There are many different types of youth sports insurance but the basic coverage will include liability and accident insurance to protect players, coaches, and your organization from potential injuries and other liabilities. Also, consider insuring any equipment purchased by the team, vehicles that are driven by staff members and crime insurance to protect against theft or fraud.
Please keep in mind that this information is not intended as legal advice, and it is always best to consult with an attorney before making decisions for your program.

Administrative costs

So far, most of the expenses we’ve covered involve playing baseball. While this can be overlooked, don’t forget to include administrative costs. These behind-the-scenes expenses can add up quickly and be forgotten.
There are many benefits to having a website for your baseball team. You can use it as a communication tool to message parents directly, collect player forms and online payments, and display important information. You can also post upcoming events such as tryouts, use it to collect donations, and provide information to potential sponsors.
Depending on the platform you choose, consider any recurring subscriptions, website hosting fees, online payment processing fees and domain registration fees.
Other administrative costs can include background checks, league dues, end-of-season ceremonies and supplies.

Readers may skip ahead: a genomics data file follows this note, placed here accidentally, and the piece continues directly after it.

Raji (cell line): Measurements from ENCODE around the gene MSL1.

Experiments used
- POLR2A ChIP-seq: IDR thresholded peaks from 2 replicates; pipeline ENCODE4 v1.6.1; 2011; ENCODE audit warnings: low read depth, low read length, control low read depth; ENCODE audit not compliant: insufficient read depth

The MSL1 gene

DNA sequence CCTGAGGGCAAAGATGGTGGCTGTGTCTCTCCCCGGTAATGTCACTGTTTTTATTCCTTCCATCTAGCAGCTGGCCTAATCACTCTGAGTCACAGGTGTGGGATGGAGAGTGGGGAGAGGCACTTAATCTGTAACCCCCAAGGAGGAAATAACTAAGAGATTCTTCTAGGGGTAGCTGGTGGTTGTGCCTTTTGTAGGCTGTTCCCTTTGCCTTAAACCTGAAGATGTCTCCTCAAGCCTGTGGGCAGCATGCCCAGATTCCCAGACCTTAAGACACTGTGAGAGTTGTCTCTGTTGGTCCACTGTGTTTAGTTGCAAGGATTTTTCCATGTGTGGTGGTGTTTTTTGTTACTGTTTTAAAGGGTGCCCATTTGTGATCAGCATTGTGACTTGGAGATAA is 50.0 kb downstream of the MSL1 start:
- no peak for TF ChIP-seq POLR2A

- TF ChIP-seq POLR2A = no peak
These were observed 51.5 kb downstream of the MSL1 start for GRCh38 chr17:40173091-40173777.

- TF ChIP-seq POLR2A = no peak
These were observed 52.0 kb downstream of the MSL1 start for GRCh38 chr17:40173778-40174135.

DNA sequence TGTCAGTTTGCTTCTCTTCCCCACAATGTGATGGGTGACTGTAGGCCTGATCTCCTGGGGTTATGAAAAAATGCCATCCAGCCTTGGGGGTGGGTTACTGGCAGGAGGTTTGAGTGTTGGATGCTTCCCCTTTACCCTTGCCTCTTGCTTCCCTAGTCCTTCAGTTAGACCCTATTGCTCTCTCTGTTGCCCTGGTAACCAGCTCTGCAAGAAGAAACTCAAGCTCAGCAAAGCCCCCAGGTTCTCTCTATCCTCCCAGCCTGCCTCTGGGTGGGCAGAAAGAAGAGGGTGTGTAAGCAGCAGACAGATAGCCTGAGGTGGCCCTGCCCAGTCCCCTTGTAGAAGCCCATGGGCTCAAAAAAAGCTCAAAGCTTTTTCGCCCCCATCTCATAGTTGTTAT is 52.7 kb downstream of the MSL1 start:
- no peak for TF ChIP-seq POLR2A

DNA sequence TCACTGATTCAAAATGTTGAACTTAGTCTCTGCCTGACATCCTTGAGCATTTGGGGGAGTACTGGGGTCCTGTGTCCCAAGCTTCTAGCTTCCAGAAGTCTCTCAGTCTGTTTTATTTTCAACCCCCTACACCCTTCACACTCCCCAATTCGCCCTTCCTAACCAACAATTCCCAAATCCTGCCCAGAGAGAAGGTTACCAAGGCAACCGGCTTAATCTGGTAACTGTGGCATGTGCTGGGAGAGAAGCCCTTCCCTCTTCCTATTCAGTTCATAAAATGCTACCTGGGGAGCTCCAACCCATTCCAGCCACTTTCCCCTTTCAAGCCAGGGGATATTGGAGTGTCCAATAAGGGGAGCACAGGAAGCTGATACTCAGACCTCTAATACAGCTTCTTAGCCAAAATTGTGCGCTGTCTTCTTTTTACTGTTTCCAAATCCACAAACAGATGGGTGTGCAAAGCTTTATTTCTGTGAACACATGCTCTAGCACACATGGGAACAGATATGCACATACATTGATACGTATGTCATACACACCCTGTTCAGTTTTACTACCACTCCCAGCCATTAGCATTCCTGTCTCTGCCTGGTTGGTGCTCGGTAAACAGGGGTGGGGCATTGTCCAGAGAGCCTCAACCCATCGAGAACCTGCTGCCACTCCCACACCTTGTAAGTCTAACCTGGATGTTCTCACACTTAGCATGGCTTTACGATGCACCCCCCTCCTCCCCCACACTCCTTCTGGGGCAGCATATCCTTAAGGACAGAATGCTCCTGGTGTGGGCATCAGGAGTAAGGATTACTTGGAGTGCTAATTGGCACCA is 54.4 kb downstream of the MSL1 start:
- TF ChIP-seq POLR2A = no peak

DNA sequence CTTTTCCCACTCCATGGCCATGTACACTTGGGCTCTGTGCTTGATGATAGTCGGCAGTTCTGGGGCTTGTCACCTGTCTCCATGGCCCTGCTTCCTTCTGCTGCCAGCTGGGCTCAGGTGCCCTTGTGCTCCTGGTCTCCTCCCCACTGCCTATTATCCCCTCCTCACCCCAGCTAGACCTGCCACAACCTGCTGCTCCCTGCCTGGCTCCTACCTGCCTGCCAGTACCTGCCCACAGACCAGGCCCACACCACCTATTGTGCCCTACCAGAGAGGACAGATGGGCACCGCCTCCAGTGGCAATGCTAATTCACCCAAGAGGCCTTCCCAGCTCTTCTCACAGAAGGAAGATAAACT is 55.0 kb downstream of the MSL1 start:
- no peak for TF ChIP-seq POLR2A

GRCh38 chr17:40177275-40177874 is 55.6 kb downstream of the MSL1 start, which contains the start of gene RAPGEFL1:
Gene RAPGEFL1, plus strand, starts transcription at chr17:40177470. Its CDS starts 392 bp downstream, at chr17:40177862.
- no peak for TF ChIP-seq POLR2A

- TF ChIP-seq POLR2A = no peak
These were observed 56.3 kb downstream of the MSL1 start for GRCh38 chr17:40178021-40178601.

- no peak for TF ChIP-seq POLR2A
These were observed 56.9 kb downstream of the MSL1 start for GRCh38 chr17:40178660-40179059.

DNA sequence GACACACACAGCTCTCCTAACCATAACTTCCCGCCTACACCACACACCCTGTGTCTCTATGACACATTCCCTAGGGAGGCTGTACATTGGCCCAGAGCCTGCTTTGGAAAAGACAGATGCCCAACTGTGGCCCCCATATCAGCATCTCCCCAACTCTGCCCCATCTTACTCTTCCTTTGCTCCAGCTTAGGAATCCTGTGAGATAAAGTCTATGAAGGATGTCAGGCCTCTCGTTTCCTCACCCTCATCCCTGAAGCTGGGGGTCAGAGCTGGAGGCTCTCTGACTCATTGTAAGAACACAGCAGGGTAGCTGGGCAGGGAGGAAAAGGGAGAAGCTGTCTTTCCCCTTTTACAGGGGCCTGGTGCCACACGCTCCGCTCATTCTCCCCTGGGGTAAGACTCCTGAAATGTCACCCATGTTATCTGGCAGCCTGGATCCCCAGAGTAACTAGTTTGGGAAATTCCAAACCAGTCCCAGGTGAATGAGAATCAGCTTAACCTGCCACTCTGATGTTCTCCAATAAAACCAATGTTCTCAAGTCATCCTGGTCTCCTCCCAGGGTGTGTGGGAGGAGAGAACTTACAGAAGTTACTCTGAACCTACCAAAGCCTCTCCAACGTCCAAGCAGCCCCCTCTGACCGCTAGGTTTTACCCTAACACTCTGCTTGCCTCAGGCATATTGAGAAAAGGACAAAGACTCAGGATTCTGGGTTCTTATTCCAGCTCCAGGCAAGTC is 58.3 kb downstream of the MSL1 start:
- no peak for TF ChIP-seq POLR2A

Player development programs

Competitive baseball teams cater to youth athletes who want to participate at a higher caliber. Some of these baseball players will go on to play high school baseball or even participate in collegiate athletics.
Building a successful travel program starts with having quality coaches and players. One way to ensure success and performance enhancement is to fund player development programs. These programs aim to provide structured training, coaching, and opportunities for player growth and improvement.
Development programs will include professional coaching staff, clinics and camps, technology and analytical tools, nutrition and wellness support, and evaluation and feedback.
Professional coaches, who may be former players or current college coaches, will have experience creating baseball practice plans and can tailor developmental programs to your team’s age group and skill level. 
Your development program may include attending third-party clinics and camps. The costs will vary, but these may be beneficial if you have specific skill needs because the programs will focus on specific aspects of the game, such as pitching, hitting, fielding, or base running.
Budgeting for software platforms or analytical tools will assist with player assessment, performance analysis, and skill development. This may include video analysis systems, pitch-tracking devices, and data analytics platforms. You may decide to lump this into administrative costs as well!
Providing nutritional guidance, dietary counseling, and wellness resources to promote players' overall health and well-being. Costs may include consultations with nutritionists, purchase of supplements, and educational materials on sports nutrition.